Columbia College has been educating the best and brightest from around the country for more than 168 years. Since March 3, 1975, the college has provided a valuable service to mid-Missouri by offering classes specifically designed for the non-traditional student.
While the Evening program doesn’t officially celebrate its 45th anniversary until March, officials held a celebration just prior to finals week to commemorate the milestone.
“The college started this program 45 years ago because it wanted to provide the opportunity for working adults to continue their education,” said Andrew Reeves, regional director of the Evening program. “Even though times have changed since 1975, the need for serving the non-traditional student hasn’t.” By 1983, author and longtime Columbia College professor Polly Batterson notes that 85 percent of Evening students lived in Boone County, but that some drove for an hour or more to take classes. In her book, Columbia College: 150 Years of Courage, Commitment, and Change, Batterson adds that by 1994, Evening enrollment nearly tripled to 1,148 students. “The college prospered in an environment that had caused 62 colleges in Missouri to fail since 1851,” she wrote.
Batterson lists “a coterie of long-serving adjunct faculty members” in describing the growth of the Evening program. One of the popular instructors mentioned is Lisa Isaacson, who has taught philosophy and religion for 33 of the program’s 45 years of existence.
“It was on a lark that I got the job!” Isaacson exclaimed at the anniversary celebration. “I thought it was a one-time thing, and they kept having me back. They would let me teach anything that I would make up a course for, so when folks ask, ‘What do you teach?’ Anything they’ll let me teach!”
Earlier this month, we invited our Evening Program alumni to share some of their memories; here are just a few of them:
“I am proud to be an alumnus of the Columbia College Evening Campus! At a time in my life where I had career/job and family obligations, being able to complete my degree in the evening in Columbia was a huge blessing and a launch pad for everything I have done since that time. Congratulations on being the best college, a true leader in Higher Education and making a difference in people’s lives.”
— John Ney ’89
“I attended Columbia College under the GI Bill in 1975, and received my diploma in 1978. I will say Columbia College went above and beyond to help me get my diploma. Any time I had an issue with getting my check from the VA the school said they would help me get it straightened out, and they did. The instructors/teachers understood we had full-time jobs, so they didn’t pile homework on us. They knew some of us came from out of town – I drove three nights a week from Jefferson City – so they understood we could be late to class. What I’m trying to say is they helped us succeed. I’ve tried to pay them back in what small way I could by establishing the Ousley Family Veterans Service Center there. Thank you, Columbia College.”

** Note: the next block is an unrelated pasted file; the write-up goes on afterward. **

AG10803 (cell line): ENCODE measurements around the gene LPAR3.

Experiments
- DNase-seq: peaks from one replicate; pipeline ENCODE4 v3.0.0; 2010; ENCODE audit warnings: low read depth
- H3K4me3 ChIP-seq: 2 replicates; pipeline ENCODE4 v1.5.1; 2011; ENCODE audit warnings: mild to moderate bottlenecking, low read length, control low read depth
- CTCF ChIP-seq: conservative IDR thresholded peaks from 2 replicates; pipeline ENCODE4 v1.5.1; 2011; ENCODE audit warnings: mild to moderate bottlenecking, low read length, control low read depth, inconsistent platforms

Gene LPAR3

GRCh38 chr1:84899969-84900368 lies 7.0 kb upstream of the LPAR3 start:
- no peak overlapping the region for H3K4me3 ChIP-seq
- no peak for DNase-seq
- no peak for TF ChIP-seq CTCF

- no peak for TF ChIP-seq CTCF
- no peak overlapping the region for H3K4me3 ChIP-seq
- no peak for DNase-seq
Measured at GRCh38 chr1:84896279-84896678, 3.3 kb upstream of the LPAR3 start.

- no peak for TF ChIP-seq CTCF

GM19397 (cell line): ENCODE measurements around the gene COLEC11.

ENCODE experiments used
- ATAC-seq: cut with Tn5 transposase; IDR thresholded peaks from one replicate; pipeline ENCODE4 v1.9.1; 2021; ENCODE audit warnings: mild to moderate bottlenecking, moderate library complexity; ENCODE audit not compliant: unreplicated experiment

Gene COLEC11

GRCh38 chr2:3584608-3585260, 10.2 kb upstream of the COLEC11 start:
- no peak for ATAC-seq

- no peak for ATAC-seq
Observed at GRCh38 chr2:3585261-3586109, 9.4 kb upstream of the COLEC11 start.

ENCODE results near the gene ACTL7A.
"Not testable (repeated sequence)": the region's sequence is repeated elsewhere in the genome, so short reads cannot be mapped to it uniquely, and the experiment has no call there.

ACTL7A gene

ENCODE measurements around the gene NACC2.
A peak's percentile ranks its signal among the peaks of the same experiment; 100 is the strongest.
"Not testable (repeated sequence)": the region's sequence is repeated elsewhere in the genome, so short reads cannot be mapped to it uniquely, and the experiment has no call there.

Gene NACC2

— George Ousley ’78
Since 1975, Columbia’s oldest evening program has graduated 9,405 alumni, including 1,254 who have earned graduate degrees.
Preston Bass ’78 had begun working as an officer for the Columbia Police Department in 1974, and wanted to enhance his training and further understand the entire criminal-justice system. So after his shift ended, he’d say goodbye to his wife and child – with a second on the way – and attend night classes at Columbia College. After several years, Bass earned both associate and bachelor’s degrees in administration of justice (now known as criminal justice). “My instruction just meshed together with my training, and it was a great benefit to me personally,” Bass said.
Bass has kept an eye on Columbia College through the years, especially now in retirement following 20 years of service to CPD, and another 17 years as coordinator of safety and security with Columbia Public Schools. He made the point that – from the integration of men and the transition to a four-year curriculum, to the creation of courses taught online, to even the recent partnership with the National Association of REALTORS® – the establishment of the Evening program was just one of many innovative decisions the college’s leaders have made over the years.
“I sincerely mean this, and of course I’m biased, but this has been one of the most innovative institutions that I know of,” Bass said. “They just continue to growing and provide opportunities for members of the community that want to try to get an education.”
Vicky Brooks has served as an instructor for the Evening program since the fall of 1988, and she has as much enthusiasm for educating today’s adult learners as ever. “We really meet a need, and that’s why I love it. The students are so, so special,” Brooks says. “I’ve seen huge transformations – you talk about people that come back to school who are scared, they don’t think they can do it – those become some of my best students.
“There’s always been a commitment to bring the highest-quality education instruction to our students that we can humanly possibly give, and that’s what draws me in,” she said. “I want the students to have an amazing experience; I want it to be transformative.”